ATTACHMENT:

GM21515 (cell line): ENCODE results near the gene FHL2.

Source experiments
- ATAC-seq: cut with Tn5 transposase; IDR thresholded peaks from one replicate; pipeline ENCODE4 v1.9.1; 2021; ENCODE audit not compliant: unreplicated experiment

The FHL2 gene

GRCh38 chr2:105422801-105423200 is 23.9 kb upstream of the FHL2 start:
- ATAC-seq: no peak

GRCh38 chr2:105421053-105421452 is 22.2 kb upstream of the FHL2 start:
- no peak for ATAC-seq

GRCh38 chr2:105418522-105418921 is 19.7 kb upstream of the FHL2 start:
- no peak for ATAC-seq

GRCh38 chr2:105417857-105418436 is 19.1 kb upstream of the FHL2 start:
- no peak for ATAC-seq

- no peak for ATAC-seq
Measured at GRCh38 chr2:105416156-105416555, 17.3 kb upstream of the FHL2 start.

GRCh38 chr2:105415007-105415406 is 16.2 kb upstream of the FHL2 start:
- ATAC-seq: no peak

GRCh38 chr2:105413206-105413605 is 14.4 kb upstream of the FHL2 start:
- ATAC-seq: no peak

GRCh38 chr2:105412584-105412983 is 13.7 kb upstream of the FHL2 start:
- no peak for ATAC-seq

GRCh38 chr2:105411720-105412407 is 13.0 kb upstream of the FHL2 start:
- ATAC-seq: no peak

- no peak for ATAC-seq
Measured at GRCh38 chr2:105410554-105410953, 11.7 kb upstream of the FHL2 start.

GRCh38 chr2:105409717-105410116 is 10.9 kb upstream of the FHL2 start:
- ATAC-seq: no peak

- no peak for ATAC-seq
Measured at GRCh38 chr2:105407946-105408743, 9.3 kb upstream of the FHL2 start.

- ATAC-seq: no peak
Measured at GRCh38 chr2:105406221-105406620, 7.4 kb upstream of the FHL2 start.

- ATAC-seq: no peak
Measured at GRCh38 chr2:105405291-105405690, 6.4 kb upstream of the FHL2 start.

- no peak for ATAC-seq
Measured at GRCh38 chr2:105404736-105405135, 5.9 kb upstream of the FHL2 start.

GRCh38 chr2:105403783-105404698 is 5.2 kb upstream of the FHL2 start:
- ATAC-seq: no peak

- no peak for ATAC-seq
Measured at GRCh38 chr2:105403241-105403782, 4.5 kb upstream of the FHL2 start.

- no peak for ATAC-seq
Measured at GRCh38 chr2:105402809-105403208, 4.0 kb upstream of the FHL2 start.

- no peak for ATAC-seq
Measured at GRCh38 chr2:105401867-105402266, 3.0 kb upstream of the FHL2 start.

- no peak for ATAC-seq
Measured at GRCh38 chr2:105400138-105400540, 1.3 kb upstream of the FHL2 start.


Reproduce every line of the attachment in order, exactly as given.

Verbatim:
GM21515 (cell line): ENCODE results near the gene FHL2.

Source experiments
- ATAC-seq: cut with Tn5 transposase; IDR thresholded peaks from one replicate; pipeline ENCODE4 v1.9.1; 2021; ENCODE audit not compliant: unreplicated experiment

The FHL2 gene

GRCh38 chr2:105422801-105423200 is 23.9 kb upstream of the FHL2 start:
- ATAC-seq: no peak

GRCh38 chr2:105421053-105421452 is 22.2 kb upstream of the FHL2 start:
- no peak for ATAC-seq

GRCh38 chr2:105418522-105418921 is 19.7 kb upstream of the FHL2 start:
- no peak for ATAC-seq

GRCh38 chr2:105417857-105418436 is 19.1 kb upstream of the FHL2 start:
- no peak for ATAC-seq

- no peak for ATAC-seq
Measured at GRCh38 chr2:105416156-105416555, 17.3 kb upstream of the FHL2 start.

GRCh38 chr2:105415007-105415406 is 16.2 kb upstream of the FHL2 start:
- ATAC-seq: no peak

GRCh38 chr2:105413206-105413605 is 14.4 kb upstream of the FHL2 start:
- ATAC-seq: no peak

GRCh38 chr2:105412584-105412983 is 13.7 kb upstream of the FHL2 start:
- no peak for ATAC-seq

GRCh38 chr2:105411720-105412407 is 13.0 kb upstream of the FHL2 start:
- ATAC-seq: no peak

- no peak for ATAC-seq
Measured at GRCh38 chr2:105410554-105410953, 11.7 kb upstream of the FHL2 start.

GRCh38 chr2:105409717-105410116 is 10.9 kb upstream of the FHL2 start:
- ATAC-seq: no peak

- no peak for ATAC-seq
Measured at GRCh38 chr2:105407946-105408743, 9.3 kb upstream of the FHL2 start.

- ATAC-seq: no peak
Measured at GRCh38 chr2:105406221-105406620, 7.4 kb upstream of the FHL2 start.

- ATAC-seq: no peak
Measured at GRCh38 chr2:105405291-105405690, 6.4 kb upstream of the FHL2 start.

- no peak for ATAC-seq
Measured at GRCh38 chr2:105404736-105405135, 5.9 kb upstream of the FHL2 start.

GRCh38 chr2:105403783-105404698 is 5.2 kb upstream of the FHL2 start:
- ATAC-seq: no peak

- no peak for ATAC-seq
Measured at GRCh38 chr2:105403241-105403782, 4.5 kb upstream of the FHL2 start.

- no peak for ATAC-seq
Measured at GRCh38 chr2:105402809-105403208, 4.0 kb upstream of the FHL2 start.

- no peak for ATAC-seq
Measured at GRCh38 chr2:105401867-105402266, 3.0 kb upstream of the FHL2 start.

- no peak for ATAC-seq
Measured at GRCh38 chr2:105400138-105400540, 1.3 kb upstream of the FHL2 start.